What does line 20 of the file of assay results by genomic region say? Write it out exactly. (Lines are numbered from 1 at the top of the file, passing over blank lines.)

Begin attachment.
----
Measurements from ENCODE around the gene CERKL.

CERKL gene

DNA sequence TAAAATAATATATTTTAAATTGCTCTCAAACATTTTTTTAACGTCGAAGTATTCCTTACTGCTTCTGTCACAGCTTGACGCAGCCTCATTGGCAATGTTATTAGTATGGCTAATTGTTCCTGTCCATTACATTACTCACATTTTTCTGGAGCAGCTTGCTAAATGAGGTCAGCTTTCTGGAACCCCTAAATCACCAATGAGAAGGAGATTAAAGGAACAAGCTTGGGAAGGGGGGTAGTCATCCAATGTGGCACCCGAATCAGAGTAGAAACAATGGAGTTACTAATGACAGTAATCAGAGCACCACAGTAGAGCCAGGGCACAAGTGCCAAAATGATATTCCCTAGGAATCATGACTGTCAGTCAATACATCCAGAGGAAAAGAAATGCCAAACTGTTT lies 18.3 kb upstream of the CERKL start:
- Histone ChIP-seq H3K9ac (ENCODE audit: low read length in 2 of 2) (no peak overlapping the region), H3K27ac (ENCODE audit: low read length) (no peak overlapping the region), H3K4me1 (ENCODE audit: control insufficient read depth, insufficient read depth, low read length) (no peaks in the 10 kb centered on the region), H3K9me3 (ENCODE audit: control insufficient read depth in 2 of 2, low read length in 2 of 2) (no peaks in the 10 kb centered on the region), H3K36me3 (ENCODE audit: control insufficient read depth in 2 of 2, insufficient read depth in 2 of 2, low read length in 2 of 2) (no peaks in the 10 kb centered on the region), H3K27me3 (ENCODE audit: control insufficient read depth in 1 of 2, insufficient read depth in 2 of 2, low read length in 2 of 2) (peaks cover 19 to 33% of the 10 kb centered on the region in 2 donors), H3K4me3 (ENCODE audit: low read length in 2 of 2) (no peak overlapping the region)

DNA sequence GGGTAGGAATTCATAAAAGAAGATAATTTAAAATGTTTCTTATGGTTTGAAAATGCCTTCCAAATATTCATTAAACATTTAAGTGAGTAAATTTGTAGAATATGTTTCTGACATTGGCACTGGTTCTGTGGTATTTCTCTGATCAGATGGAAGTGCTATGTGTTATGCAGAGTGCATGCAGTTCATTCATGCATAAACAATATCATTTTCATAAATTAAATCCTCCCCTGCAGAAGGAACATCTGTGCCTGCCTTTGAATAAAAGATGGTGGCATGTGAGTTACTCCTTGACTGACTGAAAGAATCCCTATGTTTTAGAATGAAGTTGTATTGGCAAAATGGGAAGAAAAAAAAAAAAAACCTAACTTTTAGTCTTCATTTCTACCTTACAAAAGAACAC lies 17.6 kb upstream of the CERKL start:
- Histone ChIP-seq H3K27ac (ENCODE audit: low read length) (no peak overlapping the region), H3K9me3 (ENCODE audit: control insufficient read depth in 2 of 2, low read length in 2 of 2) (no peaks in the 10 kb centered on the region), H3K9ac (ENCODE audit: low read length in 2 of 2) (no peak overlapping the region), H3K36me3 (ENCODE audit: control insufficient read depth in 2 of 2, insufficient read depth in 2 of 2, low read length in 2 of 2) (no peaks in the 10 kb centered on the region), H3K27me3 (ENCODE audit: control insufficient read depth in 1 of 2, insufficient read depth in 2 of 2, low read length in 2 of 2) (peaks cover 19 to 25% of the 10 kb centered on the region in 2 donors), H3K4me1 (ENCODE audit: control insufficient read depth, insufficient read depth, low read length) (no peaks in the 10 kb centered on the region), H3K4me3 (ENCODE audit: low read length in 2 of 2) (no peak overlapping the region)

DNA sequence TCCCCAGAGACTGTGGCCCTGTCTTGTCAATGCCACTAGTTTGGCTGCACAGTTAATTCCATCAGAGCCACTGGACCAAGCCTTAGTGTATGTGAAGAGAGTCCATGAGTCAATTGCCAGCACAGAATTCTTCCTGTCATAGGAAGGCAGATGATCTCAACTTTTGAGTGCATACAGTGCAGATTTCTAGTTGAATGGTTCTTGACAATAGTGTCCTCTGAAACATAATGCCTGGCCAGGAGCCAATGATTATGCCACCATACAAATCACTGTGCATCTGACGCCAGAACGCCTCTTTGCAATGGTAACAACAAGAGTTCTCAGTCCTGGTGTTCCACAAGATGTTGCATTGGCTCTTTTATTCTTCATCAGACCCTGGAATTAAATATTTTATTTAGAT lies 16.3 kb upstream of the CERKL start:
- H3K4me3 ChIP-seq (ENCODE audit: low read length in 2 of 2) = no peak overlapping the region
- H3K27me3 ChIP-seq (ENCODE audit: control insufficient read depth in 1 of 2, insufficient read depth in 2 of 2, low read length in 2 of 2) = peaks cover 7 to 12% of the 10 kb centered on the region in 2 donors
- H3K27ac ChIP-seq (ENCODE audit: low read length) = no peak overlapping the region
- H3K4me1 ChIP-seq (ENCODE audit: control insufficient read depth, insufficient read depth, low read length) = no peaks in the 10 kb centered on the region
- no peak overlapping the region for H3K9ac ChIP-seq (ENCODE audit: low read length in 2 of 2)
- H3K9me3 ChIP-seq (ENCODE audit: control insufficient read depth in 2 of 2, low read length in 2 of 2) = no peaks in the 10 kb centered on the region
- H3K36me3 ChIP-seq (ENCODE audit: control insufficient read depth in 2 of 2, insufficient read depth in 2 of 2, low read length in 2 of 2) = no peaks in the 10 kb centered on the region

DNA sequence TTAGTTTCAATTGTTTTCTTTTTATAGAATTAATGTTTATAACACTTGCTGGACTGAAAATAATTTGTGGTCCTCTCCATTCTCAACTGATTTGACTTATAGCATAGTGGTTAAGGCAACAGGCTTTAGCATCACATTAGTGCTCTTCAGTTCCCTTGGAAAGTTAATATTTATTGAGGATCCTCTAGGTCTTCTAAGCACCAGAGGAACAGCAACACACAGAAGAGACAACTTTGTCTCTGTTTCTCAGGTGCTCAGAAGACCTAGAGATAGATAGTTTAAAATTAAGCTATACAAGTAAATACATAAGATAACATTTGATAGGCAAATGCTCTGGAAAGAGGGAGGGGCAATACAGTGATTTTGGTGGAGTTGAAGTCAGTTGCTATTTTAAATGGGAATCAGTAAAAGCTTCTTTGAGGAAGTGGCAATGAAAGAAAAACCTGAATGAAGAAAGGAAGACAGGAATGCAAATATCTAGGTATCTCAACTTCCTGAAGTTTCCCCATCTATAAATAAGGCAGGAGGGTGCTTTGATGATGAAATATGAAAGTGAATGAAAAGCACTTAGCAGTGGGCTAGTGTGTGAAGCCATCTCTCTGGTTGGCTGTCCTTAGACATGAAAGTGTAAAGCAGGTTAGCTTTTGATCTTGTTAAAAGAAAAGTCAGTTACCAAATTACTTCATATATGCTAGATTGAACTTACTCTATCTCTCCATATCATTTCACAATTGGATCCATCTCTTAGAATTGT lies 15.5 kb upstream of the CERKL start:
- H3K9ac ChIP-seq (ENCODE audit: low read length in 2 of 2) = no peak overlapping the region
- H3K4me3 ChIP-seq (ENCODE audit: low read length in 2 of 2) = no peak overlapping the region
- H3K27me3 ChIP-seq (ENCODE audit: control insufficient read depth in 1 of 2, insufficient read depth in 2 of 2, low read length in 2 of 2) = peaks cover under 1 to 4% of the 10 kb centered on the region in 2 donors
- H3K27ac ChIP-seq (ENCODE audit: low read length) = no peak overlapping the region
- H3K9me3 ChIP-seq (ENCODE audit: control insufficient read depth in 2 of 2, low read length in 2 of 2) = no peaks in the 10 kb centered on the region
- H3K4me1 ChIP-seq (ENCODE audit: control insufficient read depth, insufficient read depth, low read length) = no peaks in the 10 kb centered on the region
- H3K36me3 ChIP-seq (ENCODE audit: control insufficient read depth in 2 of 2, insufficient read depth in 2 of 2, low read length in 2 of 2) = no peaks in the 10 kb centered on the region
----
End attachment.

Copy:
- H3K9me3 ChIP-seq (ENCODE audit: control insufficient read depth in 2 of 2, low read length in 2 of 2) = no peaks in the 10 kb centered on the region